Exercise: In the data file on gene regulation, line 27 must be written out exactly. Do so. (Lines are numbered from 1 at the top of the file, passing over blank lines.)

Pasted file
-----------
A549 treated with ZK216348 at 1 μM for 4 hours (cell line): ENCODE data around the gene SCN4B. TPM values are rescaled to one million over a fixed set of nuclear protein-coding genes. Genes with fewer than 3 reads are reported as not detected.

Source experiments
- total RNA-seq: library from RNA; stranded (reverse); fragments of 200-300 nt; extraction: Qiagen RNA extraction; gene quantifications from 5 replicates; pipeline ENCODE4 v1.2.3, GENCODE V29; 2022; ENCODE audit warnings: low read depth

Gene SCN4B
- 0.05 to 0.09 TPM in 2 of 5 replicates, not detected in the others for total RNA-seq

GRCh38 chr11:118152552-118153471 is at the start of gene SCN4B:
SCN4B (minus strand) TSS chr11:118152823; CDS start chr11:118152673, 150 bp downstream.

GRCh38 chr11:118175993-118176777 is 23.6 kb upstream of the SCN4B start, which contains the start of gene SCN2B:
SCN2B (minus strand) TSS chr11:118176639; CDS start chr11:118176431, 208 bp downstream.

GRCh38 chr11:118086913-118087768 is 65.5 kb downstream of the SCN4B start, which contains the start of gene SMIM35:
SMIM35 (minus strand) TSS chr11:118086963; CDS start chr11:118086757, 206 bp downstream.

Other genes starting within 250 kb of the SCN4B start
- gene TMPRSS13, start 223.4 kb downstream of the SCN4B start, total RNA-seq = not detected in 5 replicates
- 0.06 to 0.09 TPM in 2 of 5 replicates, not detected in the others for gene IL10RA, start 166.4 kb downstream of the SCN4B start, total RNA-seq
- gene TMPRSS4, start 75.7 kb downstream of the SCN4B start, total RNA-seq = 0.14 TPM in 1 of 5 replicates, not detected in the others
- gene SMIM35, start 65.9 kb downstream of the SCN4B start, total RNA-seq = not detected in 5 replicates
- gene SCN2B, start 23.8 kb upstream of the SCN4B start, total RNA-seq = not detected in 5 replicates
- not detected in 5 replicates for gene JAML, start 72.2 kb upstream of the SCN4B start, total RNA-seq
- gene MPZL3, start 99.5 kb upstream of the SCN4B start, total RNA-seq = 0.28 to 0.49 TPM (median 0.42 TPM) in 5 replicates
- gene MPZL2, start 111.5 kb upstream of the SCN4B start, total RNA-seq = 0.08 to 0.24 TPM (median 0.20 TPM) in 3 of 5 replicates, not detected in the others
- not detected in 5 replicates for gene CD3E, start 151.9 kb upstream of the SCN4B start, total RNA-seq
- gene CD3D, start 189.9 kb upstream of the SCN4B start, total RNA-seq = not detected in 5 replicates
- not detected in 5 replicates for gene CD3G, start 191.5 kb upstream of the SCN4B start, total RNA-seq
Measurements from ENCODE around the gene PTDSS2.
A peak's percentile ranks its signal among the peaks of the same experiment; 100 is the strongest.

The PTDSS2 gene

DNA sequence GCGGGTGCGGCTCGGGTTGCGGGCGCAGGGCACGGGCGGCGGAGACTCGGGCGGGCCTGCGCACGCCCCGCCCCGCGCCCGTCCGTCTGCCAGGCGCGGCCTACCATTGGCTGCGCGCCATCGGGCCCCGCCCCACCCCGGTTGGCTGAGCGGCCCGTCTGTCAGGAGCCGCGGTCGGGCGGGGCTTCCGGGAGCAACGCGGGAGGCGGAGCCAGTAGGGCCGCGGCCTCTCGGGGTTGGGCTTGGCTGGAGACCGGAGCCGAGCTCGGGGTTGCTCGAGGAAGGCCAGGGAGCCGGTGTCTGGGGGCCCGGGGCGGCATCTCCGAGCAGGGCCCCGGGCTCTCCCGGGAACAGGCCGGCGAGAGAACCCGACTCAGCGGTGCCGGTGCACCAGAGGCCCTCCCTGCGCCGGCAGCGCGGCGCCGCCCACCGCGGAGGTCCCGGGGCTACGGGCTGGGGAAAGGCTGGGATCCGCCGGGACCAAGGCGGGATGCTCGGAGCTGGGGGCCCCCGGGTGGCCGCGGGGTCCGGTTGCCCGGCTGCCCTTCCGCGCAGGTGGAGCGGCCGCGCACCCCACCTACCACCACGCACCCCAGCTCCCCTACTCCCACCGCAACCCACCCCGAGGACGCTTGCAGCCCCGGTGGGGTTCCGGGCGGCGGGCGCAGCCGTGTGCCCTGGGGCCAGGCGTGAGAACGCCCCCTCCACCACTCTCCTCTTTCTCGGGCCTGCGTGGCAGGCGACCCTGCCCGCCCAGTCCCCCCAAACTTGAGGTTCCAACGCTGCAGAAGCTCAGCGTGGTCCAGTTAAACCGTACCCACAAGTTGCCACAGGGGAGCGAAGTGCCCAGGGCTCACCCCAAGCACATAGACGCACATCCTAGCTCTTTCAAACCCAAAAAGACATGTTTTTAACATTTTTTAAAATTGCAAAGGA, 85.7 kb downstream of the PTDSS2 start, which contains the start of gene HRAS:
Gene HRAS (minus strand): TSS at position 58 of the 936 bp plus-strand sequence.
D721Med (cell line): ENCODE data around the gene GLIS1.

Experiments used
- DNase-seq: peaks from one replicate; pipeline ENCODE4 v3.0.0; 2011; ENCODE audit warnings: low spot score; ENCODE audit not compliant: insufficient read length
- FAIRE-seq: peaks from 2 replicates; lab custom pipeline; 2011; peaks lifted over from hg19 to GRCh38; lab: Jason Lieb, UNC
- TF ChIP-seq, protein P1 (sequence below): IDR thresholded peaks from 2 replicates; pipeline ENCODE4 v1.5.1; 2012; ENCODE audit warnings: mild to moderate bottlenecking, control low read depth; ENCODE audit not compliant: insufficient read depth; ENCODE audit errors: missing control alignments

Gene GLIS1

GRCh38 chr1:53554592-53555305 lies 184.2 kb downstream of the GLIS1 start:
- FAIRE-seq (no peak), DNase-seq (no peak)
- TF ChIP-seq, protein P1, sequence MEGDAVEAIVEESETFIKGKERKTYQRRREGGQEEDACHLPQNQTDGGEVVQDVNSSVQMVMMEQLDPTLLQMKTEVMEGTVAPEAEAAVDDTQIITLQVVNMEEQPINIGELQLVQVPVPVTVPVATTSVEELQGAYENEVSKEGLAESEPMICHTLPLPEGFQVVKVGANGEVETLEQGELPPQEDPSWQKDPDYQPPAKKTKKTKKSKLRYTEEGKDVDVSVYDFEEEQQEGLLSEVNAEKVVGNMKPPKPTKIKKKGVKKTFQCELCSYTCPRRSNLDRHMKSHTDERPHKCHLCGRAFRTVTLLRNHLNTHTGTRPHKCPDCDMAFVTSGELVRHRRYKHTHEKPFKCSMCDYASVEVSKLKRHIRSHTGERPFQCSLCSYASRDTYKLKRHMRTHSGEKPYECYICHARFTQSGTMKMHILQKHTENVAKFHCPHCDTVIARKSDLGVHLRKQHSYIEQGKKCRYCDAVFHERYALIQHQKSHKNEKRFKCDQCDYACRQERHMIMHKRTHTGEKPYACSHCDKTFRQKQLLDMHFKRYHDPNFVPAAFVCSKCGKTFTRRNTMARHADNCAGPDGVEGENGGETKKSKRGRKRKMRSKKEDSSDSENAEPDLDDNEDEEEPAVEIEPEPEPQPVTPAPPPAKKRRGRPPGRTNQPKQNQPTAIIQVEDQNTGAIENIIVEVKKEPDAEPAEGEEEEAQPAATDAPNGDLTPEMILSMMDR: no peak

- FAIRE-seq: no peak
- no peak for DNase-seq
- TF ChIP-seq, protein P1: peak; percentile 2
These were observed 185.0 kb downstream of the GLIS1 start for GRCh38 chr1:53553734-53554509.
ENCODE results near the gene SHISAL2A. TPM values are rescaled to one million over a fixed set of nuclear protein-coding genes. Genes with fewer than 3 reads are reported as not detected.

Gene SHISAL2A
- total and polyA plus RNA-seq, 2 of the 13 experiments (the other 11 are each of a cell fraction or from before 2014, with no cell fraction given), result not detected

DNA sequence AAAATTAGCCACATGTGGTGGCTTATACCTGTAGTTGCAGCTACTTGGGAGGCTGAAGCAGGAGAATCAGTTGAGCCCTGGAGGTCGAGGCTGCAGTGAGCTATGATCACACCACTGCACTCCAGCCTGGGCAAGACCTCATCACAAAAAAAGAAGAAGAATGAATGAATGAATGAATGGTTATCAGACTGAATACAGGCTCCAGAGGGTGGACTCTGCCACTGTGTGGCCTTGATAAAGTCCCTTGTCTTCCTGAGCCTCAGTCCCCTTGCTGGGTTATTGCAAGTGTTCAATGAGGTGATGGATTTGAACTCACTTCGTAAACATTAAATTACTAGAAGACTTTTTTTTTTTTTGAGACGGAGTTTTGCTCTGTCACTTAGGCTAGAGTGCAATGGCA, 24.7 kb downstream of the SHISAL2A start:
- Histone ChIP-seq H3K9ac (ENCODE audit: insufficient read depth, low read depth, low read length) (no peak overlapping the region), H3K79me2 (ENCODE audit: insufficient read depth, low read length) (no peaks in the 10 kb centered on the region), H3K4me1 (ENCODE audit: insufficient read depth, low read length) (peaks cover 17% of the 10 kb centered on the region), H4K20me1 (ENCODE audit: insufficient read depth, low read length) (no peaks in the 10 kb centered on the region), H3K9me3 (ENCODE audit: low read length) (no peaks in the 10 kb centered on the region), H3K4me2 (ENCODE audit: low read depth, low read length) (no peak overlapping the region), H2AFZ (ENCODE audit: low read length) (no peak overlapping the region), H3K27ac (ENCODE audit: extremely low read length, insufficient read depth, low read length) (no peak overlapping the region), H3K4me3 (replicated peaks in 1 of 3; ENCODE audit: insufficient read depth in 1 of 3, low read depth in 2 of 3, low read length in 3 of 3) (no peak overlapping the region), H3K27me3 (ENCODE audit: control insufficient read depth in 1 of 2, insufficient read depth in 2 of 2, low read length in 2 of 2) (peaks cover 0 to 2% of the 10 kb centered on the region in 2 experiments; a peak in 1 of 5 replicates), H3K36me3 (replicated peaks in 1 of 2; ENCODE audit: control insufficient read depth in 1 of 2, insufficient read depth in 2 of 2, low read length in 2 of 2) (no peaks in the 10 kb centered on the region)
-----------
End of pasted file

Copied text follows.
DNA sequence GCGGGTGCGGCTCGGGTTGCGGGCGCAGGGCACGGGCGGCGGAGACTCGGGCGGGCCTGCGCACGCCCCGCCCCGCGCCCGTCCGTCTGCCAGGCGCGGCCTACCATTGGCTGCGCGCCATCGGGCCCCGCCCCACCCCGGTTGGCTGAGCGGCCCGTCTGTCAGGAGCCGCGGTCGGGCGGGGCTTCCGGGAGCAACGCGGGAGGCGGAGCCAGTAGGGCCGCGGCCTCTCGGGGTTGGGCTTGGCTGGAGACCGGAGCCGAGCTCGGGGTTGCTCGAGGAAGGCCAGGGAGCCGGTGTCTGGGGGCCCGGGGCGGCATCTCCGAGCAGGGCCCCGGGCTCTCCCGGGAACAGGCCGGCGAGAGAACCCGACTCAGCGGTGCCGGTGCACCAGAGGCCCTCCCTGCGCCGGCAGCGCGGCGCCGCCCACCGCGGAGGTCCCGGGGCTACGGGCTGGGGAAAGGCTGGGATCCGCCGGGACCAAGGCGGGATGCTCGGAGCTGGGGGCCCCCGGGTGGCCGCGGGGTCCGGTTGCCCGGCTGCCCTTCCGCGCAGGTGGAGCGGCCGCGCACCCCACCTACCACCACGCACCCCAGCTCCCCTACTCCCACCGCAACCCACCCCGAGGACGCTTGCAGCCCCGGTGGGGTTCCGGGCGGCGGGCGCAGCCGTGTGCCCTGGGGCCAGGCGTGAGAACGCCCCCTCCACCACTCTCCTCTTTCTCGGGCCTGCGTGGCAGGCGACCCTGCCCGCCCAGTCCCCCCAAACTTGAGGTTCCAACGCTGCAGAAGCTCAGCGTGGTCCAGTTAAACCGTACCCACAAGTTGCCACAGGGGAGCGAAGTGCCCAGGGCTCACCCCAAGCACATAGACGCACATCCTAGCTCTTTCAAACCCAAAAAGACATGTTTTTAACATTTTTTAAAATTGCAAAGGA, 85.7 kb downstream of the PTDSS2 start, which contains the start of gene HRAS: